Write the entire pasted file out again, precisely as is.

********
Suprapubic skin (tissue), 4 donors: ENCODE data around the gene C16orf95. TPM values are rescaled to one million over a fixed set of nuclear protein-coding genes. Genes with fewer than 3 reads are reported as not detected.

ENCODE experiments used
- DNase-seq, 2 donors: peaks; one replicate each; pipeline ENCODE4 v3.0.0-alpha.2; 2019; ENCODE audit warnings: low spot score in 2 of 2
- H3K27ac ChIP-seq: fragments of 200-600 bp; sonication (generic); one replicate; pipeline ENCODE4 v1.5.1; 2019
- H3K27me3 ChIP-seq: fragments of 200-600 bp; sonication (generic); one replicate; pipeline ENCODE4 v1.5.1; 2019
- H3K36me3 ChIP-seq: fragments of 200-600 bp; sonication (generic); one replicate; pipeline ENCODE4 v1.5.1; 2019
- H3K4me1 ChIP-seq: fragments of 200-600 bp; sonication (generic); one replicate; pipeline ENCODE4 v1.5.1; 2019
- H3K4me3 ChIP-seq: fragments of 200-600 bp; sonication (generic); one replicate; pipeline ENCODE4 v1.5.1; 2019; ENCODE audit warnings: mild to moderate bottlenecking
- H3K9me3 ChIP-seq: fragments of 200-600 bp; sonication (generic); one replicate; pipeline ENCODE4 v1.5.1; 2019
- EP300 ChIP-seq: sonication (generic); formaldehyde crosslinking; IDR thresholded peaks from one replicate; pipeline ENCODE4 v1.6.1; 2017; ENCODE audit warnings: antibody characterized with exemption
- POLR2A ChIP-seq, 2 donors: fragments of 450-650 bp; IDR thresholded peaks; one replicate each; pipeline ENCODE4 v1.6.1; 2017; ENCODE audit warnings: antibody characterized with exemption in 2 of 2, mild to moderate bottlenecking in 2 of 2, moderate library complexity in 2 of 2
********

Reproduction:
Suprapubic skin (tissue), 4 donors: ENCODE data around the gene C16orf95. TPM values are rescaled to one million over a fixed set of nuclear protein-coding genes. Genes with fewer than 3 reads are reported as not detected.

ENCODE experiments used
- DNase-seq, 2 donors: peaks; one replicate each; pipeline ENCODE4 v3.0.0-alpha.2; 2019; ENCODE audit warnings: low spot score in 2 of 2
- H3K27ac ChIP-seq: fragments of 200-600 bp; sonication (generic); one replicate; pipeline ENCODE4 v1.5.1; 2019
- H3K27me3 ChIP-seq: fragments of 200-600 bp; sonication (generic); one replicate; pipeline ENCODE4 v1.5.1; 2019
- H3K36me3 ChIP-seq: fragments of 200-600 bp; sonication (generic); one replicate; pipeline ENCODE4 v1.5.1; 2019
- H3K4me1 ChIP-seq: fragments of 200-600 bp; sonication (generic); one replicate; pipeline ENCODE4 v1.5.1; 2019
- H3K4me3 ChIP-seq: fragments of 200-600 bp; sonication (generic); one replicate; pipeline ENCODE4 v1.5.1; 2019; ENCODE audit warnings: mild to moderate bottlenecking
- H3K9me3 ChIP-seq: fragments of 200-600 bp; sonication (generic); one replicate; pipeline ENCODE4 v1.5.1; 2019
- EP300 ChIP-seq: sonication (generic); formaldehyde crosslinking; IDR thresholded peaks from one replicate; pipeline ENCODE4 v1.6.1; 2017; ENCODE audit warnings: antibody characterized with exemption
- POLR2A ChIP-seq, 2 donors: fragments of 450-650 bp; IDR thresholded peaks; one replicate each; pipeline ENCODE4 v1.6.1; 2017; ENCODE audit warnings: antibody characterized with exemption in 2 of 2, mild to moderate bottlenecking in 2 of 2, moderate library complexity in 2 of 2